The Bangladesh Bank (BB) has apparently decided to change its 9-6 percent policy stance on interest rates, according to at least one newspaper report.
There will no longer be a 6 percent cap on the deposit rate. The bankers are free to charge any lending rate on lending to all sectors except industry. The lending rate to the latter cannot exceed 9 percent. The change comes following unsuccessful attempts to impose a blanket 9 percent ceiling on the lending rate and 6 percent ceiling on the deposit rate for last year and a half.
- Will this cure the key ailment—non-performing loans--in the banking sector?
- Will this help expand access of industrial enterprises to cheaper loans?
The answer to the first question depends on the impact on the incentives for defaulting and the quality of new loans extended after the interest rate policy change. As reportedly widely today, NPLs rose to 12 percent by end-September. It increased despite rescheduling Tk 130 billion NPLs under the new rescheduling policy. NPLs of all types of banks increased—state-owned banks, domestic private banks and foreign banks.
This clearly indicates a behavioral change on the part of borrowers. Like all profit maximizing agents, they are responding to incentives for defaulting to get access to concessional rescheduling terms. The lifting of the ceiling on lending rates to non-industrial borrowers has no impact on the loan classification and rescheduling policy. On this count therefore there can be no impact on the NPLs.
Let us suppose, for the sake of argument, that banks comply with the new interest rate policy. What form will such compliance take? In an environment where there is still pressure on bank liquidity due to excessive government borrowing, weak deposit growth and continued sale of foreign exchange by the BB, the cost of funds to the banks are unlikely to fall. In fact, with the lifting of the ceiling on the deposit rate, banks will be free to use rates to attract deposit. They will look to invest the money thus raised where they can get returns high enough to cover the cost of funds, operating expense and the default risk premium.
Given the ceiling on rates charged on loans to industrial enterprises, they will naturally look for borrowers in the rest of the economy where they can charge any rate based on the bank-customer relationship. This increases the chances that they may miss out some good industrial borrowers who would have repaid the loan in time and lend to risky borrowers outside industry hoping that the higher interest earnings from such borrowers will cover the probable loss due to loan defaults.
Consequently, we cannot rule out the possibility that NPLs may increase further because of this new policy. But we can more or less rule out the possibility that NPLs will not fall as a result of this policy because it has no impact on the incentives for default at the individual borrower level.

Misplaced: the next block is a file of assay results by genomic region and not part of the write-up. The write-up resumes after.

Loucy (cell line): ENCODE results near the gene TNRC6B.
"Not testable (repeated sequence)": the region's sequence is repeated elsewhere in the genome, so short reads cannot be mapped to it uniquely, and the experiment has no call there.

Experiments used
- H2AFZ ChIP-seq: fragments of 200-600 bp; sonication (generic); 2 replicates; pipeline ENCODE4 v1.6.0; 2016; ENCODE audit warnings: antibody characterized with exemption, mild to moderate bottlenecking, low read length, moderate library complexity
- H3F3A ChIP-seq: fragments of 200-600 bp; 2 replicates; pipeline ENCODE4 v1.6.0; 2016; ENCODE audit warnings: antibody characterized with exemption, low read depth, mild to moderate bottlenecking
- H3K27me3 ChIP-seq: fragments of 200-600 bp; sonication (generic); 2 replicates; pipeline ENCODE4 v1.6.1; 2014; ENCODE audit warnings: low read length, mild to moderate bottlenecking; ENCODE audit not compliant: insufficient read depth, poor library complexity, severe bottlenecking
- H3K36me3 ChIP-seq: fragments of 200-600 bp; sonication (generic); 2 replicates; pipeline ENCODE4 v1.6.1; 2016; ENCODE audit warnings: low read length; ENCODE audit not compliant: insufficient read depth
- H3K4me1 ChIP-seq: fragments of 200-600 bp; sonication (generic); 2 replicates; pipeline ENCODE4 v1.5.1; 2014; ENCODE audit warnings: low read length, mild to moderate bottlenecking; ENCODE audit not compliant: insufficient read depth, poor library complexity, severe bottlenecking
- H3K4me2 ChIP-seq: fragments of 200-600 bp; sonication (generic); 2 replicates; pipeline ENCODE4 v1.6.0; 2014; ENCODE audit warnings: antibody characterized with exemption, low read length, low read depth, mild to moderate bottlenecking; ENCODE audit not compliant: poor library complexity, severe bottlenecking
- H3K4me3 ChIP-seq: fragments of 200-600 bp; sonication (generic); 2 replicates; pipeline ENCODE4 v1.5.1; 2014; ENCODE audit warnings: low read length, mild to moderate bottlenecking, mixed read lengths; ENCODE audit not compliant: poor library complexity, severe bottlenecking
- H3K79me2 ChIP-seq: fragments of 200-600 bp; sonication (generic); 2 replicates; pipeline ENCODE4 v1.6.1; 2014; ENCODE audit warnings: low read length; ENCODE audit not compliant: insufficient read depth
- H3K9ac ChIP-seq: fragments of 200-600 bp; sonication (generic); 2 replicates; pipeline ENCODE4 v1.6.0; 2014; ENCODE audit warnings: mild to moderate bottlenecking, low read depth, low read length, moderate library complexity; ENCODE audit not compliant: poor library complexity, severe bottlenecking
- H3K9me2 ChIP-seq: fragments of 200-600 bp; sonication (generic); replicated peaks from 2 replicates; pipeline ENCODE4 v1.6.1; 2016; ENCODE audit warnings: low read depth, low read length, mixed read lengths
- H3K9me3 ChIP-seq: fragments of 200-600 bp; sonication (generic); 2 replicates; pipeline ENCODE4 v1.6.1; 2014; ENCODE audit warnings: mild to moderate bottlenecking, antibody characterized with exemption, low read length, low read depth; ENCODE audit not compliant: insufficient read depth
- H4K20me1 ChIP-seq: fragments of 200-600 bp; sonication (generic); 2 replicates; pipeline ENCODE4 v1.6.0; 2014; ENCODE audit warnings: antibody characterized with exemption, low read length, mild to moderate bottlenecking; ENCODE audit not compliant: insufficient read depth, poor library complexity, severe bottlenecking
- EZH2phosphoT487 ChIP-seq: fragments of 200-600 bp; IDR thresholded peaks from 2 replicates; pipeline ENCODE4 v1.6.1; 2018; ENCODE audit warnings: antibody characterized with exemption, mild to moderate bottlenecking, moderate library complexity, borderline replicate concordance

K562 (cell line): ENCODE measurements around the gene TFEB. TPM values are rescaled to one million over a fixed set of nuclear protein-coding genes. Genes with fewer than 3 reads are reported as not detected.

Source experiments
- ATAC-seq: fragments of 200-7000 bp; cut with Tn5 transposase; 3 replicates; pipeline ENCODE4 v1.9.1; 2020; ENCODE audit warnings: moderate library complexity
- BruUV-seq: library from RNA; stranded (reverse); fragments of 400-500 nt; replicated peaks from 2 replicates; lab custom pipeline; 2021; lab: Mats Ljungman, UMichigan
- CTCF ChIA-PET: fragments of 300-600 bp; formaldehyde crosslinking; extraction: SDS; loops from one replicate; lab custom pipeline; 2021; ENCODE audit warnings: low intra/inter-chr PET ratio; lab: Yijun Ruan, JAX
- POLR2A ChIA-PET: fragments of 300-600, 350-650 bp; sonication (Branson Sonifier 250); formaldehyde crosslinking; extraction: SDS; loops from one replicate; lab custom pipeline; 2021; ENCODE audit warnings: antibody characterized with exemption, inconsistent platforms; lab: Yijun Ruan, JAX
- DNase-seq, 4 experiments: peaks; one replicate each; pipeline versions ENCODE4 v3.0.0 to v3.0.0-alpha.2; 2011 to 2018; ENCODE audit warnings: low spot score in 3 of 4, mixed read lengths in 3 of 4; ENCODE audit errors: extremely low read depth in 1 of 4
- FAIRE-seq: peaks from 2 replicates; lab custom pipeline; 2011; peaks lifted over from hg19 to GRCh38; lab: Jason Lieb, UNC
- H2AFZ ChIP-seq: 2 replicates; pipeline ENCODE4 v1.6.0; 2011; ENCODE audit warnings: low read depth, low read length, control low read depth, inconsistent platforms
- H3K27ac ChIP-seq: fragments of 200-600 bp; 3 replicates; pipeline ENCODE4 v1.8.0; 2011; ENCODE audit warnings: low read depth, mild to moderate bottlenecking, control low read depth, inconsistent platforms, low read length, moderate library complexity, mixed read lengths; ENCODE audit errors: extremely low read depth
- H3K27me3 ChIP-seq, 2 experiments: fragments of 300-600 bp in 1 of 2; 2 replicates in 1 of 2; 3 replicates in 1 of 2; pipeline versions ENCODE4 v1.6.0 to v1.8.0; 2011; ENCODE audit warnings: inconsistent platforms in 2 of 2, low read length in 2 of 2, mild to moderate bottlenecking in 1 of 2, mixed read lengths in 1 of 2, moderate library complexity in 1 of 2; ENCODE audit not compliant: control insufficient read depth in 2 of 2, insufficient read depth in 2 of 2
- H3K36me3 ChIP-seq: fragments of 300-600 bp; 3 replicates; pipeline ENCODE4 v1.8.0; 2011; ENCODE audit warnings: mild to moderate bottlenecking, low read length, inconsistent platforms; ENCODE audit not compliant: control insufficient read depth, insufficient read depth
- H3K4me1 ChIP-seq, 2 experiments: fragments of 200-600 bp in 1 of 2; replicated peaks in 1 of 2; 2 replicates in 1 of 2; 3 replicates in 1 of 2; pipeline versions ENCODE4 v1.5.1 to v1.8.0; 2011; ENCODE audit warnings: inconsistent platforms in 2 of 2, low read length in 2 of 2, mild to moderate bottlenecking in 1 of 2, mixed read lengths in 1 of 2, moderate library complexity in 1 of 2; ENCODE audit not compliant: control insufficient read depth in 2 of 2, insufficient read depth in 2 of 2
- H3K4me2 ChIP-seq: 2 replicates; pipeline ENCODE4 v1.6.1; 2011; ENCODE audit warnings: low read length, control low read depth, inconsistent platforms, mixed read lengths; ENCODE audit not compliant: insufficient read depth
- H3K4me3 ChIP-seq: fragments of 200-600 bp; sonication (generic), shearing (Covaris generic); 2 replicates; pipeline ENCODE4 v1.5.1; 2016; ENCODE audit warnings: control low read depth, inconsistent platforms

The answer to the second question depends on the impact of this policy change on total banking liquidity and the demand for credit from non-industrial sectors. The impact on bank liquidity is unlikely to be significant because the ceiling on the deposit rate was not binding to begin with. The incentive on the part of the banks to lend to industries is weaker now since there is no ceiling on lending to others and since the industry sector cannot compensate it with a better record on loan repayment—NPL ratio in the industry sector was in fact the highest in 2016, according to a BB study. There can be no better prescription for drying out lending to a sector than the combination of a bad credit history and a ceiling on the lending rate to the sector.
If banks are somehow pressured to do industrial lending at the ceiling rate, there could be loan arbitrage with industrial borrowers borrowing more than they need, so they can use the excess for non-industrial purposes or set fake industrial units to access the concessional industrial lending from banks.
While a relaxation of controls may appear like a move in the right direction in the sense of lessening controls, but that may not necessarily be the case. As we know from the economic theory of the second best, if a requirement for achieving an optimum economic situation is not satisfied, attempting to satisfy those requirements that can be met might not be the next best option. It may even be harmful.
Alternatively, consider a light-hearted analogy to cookie-baking borrowed from The Economist (August 21, 2007): "If the optimal cookie contains chocolate chips and coconut flakes, but you have no chocolate chips, chances are you don't need the coconut either. The second-best cookie may be the gingersnap. If ingredients (or logical conditions) do their work through a certain combination or complementarity, you may have to aim for something completely different even if you're missing just one of them."
What Bangladesh Bank should do is to get rid of all interest rate caps and focus on implementing the macro-prudential regulatory framework symmetrically for all banks.
The author is an economist.